Wood stimulates the demethoxylation of [O14CH3]-labeled lignin model compounds by the white-rot fungiPhanerochaete chrysosporiumandPhlebia radiata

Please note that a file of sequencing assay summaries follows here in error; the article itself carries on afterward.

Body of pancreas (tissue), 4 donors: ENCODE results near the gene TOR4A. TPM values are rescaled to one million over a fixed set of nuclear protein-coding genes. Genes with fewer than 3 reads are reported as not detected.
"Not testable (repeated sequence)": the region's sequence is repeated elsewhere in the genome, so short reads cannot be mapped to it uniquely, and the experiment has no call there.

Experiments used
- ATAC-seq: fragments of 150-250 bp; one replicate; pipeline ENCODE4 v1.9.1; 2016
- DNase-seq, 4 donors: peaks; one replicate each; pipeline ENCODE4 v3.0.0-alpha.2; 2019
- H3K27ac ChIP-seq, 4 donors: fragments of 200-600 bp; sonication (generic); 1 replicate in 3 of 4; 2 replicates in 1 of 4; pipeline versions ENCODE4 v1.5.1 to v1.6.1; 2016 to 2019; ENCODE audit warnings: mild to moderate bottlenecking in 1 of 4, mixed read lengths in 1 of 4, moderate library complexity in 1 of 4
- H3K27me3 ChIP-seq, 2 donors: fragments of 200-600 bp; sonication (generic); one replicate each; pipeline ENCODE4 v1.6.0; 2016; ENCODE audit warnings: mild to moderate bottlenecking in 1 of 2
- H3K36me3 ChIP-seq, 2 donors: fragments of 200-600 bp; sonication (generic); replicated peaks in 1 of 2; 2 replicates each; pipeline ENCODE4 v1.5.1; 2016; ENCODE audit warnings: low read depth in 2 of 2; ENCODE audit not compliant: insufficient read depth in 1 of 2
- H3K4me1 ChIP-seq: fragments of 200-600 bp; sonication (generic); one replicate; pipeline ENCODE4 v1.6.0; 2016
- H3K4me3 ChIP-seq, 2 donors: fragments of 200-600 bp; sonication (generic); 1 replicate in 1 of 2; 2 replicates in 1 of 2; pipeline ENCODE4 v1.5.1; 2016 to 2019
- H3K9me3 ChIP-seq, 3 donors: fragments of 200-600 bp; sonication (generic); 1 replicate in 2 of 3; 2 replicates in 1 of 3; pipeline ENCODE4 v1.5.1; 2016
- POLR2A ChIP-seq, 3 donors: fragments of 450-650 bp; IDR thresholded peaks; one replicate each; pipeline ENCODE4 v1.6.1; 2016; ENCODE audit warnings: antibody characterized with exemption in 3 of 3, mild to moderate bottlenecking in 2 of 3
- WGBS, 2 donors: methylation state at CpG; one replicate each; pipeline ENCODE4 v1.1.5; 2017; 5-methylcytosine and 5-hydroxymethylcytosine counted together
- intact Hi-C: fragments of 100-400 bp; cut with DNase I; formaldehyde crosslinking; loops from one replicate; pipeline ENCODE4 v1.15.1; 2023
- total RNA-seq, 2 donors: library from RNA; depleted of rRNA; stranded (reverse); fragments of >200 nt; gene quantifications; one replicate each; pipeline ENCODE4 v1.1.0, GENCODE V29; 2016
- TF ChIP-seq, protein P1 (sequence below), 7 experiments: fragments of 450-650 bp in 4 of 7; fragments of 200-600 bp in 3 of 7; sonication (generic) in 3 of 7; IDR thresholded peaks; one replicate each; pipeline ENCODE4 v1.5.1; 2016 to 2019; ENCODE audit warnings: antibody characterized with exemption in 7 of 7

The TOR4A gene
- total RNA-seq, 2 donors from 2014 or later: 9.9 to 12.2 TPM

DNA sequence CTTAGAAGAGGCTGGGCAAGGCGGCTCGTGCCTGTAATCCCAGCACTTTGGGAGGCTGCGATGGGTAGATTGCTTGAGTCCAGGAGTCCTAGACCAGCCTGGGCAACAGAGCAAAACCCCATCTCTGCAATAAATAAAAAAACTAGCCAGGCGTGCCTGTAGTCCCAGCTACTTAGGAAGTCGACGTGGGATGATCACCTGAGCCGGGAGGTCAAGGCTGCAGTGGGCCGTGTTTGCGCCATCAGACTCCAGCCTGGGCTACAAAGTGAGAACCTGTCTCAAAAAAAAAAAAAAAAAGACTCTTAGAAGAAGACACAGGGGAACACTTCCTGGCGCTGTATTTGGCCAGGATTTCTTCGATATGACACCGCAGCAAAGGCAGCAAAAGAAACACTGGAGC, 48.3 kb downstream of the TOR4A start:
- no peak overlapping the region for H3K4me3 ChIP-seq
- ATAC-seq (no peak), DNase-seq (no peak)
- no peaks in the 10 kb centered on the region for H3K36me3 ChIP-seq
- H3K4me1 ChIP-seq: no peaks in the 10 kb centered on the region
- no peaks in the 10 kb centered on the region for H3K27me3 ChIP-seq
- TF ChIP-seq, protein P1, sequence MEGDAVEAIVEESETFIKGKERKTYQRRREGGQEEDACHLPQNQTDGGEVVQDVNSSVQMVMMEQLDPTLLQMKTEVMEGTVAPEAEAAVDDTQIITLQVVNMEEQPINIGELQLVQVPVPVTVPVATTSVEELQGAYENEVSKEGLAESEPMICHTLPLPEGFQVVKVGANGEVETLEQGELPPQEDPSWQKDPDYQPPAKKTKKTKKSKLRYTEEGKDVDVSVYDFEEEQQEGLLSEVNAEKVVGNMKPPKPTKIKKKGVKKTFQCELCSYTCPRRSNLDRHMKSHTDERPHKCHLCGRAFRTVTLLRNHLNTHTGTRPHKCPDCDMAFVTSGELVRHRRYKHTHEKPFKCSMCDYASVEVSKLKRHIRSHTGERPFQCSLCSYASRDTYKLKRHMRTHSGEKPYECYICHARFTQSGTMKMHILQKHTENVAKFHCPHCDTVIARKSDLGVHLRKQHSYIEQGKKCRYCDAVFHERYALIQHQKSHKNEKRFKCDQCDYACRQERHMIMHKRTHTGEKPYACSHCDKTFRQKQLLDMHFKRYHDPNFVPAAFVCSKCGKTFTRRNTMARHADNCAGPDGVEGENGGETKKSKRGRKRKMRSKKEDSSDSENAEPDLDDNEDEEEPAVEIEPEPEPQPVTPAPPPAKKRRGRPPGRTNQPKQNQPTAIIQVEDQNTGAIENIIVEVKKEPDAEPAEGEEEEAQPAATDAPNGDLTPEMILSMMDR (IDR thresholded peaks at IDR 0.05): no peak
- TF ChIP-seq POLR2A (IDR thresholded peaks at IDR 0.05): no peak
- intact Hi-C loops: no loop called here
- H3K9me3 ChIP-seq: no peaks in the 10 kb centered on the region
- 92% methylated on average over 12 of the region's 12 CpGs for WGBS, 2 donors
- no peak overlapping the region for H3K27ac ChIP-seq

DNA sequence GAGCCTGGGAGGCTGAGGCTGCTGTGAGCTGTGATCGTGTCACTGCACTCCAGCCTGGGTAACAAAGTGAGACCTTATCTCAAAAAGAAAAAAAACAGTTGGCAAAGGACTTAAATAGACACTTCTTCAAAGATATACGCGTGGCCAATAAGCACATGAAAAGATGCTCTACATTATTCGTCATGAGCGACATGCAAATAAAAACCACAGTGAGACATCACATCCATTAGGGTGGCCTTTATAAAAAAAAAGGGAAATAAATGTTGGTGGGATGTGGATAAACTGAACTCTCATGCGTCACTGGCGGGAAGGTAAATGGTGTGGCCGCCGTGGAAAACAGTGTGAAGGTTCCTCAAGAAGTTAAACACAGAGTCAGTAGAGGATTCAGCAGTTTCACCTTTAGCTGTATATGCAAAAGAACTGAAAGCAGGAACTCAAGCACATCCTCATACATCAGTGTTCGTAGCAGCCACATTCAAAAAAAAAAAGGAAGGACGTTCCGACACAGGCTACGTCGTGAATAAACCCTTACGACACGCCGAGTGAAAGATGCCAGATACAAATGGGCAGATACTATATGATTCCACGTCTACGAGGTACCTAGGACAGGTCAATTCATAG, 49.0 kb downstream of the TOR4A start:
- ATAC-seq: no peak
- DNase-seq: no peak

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Mineralization of polymeric wood lignin and its substructures is a result of complex reactions involving oxidizing and reducing enzymes and radicals. The degradation of methoxyl groups is an essential part of this process. The presence of wood greatly stimulates the demethoxylation of a non-phenolic lignin model compound (a [O14CH3]-labeled β-O-4 dimer) by the lignin-degrading white-rot fungi Phlebia radiata and Phanerochaete chrysosporium. When grown on wood, both fungi produced up to 47 and 40% 14CO2 of the applied 14C activity, respectively, under air and oxygen in 8 weeks. Without wood, the demethoxylation of the dimer by both fungi was lower, varying between 0.5 and 35%. Addition of nutrient nitrogen together with glucose decreased demethoxylation when the fungi were grown on spruce wood under air. Because the evolution of 14CO2 in the absence of wood was poor, the fungi may have preferably used wood as a carbon and nitrogen source. The amount of fungal mycelium, as determined by the ergosterol assay, did not show connection to demethoxylation. P. radiata also showed a high demethoxylation of [O14CH3]-labeled vanillic acid in the presence of birch wood. The degradation of lignin and lignin-related substances should be studied in the presence of wood, the natural substrate for white-rot fungi.

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